Not much new to speak of, evidently. We're a UK music blog, so we're forced by law to namecheck Girls Aloud's Tangled Up, even if the new single sounds for the first time in their careers (bar the covers) like A N Other Girl Group. That's what happens when you recontextualise pop, everyone works out eventually what you were doing. Meanwhile Bonnie Prince Billy, or if you're Amazon Bonnie Prince Charlie, delves into the covers stopgap drawer on Ask Forgiveness and comes out with Bjork, Danzig, R Kelly, Merle Haggard and Phil Ochs. GoodBooks are probably as well renowned for their remixes as their originals, so it's no wonder that they've commissioned download-only Control Freaks, tracks from their underrated Control album reworked by the likes of the Teenagers (inevitably, being one guitar band with remix chops reworking another), Crystal Castles, Kissy Sell Out, Minotaur Shock and Lo-Fi-Fnk. Also going the repackaging route are Gorillaz, with second odds and sods compilation D-Sides, and Bloc Party, whose A Weekend In The City has grown Flux (after I Still Remember) and a DVD of Reading set and videos. Nowhere near as frenetic but just as heartfelt, The Drift Collective documents the highly promising Devon-based with Brighton offshoot folk label's best acts, including Thirty Pounds Of Bone, Mary Hampton, The R G Morrison and Actress Hands' Matt Eaton. New Boots And Panties is about to hit thirty, and reissued best of Sex And Drugs And Rock And Roll demonstrates why no home should be without some Dury. 5CD set The Brit Box catalogues most of the notables that took guitar music through the 1990s - we'll be covering this in greater detail later in the week. Sufjan Stevens' Songs For Christmas is one of many festive issues this week. For no tie-in reason that we can make out, Neko Case's country-noir second and third full-lengths, Furnace Room Lullaby and Blacklisted, also return.


    "Am I going to have to do this by myself?" It had never occurred to us before that for all the words written about the TV broadcast and CD and everything read into its significance, Nirvana Unplugged In New York, recorded fourteen years ago today, has never previously been released in visual form. This has the whole thing for the first time, plus rehearsal footage and a documentary.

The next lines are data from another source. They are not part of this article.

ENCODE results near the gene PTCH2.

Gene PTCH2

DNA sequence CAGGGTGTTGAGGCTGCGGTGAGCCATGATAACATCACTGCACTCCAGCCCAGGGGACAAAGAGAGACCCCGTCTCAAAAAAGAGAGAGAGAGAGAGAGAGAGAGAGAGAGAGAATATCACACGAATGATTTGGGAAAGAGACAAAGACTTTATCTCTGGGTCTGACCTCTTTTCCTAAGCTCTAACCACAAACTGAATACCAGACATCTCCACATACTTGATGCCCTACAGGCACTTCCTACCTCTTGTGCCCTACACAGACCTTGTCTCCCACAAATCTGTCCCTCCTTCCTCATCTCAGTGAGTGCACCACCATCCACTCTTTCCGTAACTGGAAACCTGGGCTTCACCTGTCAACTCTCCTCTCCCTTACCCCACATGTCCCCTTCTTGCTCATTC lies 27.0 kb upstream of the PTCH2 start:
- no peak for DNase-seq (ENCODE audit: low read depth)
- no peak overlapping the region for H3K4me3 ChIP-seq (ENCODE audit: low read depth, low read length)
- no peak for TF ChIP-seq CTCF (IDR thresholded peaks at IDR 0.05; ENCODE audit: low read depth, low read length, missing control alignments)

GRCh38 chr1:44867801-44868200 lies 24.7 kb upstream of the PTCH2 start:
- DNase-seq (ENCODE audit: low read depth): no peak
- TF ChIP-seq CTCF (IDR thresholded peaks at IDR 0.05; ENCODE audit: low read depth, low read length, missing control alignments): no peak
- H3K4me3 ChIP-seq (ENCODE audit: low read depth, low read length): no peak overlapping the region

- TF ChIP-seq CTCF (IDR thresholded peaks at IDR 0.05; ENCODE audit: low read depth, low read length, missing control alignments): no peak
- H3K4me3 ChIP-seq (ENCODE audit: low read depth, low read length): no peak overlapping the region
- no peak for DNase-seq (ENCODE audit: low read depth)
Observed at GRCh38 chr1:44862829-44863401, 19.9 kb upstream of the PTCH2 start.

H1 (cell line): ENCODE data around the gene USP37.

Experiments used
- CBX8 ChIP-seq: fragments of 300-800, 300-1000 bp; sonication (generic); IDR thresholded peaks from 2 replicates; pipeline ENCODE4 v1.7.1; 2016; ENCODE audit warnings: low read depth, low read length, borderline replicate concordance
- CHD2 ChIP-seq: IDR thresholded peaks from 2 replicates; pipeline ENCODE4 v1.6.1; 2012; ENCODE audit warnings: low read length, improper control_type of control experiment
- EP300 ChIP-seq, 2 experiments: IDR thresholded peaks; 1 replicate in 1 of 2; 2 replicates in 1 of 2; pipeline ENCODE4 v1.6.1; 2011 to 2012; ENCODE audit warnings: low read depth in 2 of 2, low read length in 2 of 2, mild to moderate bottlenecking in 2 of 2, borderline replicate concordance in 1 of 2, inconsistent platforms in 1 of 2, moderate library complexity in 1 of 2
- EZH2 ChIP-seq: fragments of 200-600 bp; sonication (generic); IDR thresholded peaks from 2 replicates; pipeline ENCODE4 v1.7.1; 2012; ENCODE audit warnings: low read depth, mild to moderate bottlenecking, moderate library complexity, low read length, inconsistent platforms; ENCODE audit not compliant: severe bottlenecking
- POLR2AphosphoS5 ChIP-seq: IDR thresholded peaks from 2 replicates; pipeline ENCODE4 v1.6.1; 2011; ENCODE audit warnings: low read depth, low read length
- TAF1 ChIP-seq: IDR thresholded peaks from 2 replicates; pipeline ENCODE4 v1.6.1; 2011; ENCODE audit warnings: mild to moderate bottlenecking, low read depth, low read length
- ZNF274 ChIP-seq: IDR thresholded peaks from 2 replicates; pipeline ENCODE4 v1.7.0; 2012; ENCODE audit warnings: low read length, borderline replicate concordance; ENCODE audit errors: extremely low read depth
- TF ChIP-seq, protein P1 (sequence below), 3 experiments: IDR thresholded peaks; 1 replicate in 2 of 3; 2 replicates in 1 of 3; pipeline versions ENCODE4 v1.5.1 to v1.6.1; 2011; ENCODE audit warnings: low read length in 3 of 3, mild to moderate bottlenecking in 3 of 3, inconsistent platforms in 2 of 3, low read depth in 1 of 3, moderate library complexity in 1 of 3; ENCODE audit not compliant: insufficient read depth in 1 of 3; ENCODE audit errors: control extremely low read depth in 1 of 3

You've probably heard the 13th Floor Elevators' disciples more than you've heard their own garage psychedelia, and it's probable you know even more about leader Roky Erickson's subsequent RP McMurphy-esque mental breakdown and three years in a mental hospital for the criminally insane. Eye Mind: The Saga of Roky Erickson and the 13th Floor Elevators by Paul Drummond, with Julian Cope on foreword, tries to unpick legend from fact with everybody involved as interviewees.

    The Weekly Sweep

  • Burial - Archangel [mp3 from Analog Giant] (Yeah, look at us being all hip. Truth be told, being whitey we have no idea what dubstep actually is except that this transcends its ideas and limitations, and while, like much of Massive Attack's work, we get enveloped in its unique sonic envelope - Untrue is a great late night journey album, even just walking through town - it's not something we make a great emotional connection with. Still, this is as remarkable a piece of bass booster-breaking and subjugation of something long though passe, UK garage/two-step, as can be)
  • David Bowie - Be My Wife [YouTube]
  • Emmy The Great - Gabriel [Myspace]
  • Foals - Balloons [YouTube]
  • Friends Of The Bride - So, You Think You Can Dance? [YouTube]
  • Future Of The Left - Manchasm [mp3 from The Merry Swankster]
  • The Futureheads - Broke Up The Time [mp3 from I Shook The Royal Throne]
  • Glasvegas - Daddy's Gone [Myspace]
  • The Go! Team - The Wrath Of Marcie [YouTube]
  • Holy Fuck - Milkshake [mp3 from nialler9]
  • Johnny Flynn & the Sussex Wit - The Box [YouTube]
  • Katy Rose - Rosemary [Myspace] (And here lies a story. Californian life survivor Rose emerged into the post-Avril field in 2004, had a small amount of MTV success, got dropped, disappeared for the best part of three years and has re-emerged sounding like Fiona Apple fronting Garbage produced by Xenomania for 4AD)
  • Love Ends Disaster! - Suzanne [Myspace]
  • Luke Leighfield - If I Try [Myspace]
  • My Bloody Valentine - You Made Me Realise [YouTube]
  • The Mules - This Is Your Life [Myspace]
  • Restlesslist - Dirty Pint [YouTube]
  • The School - All I Wanna Do Is [Myspace]
  • Wake The President - Remember Fun? [Myspace]
  • The Wave Pictures - We Dress Up Like Snowmen [Myspace]
  • Friday, November 16, 2007

    Forward Rhydian

    If we can be said to have many traditions this early on, one is that about this time every year we take a look at the advance betting on the Christmas number one. Of course, as commercialisation of the number one spot takes over, it's all been ruined - you won't be able to find a bookie taking bets on whoever wins the X Factor being the festive leader.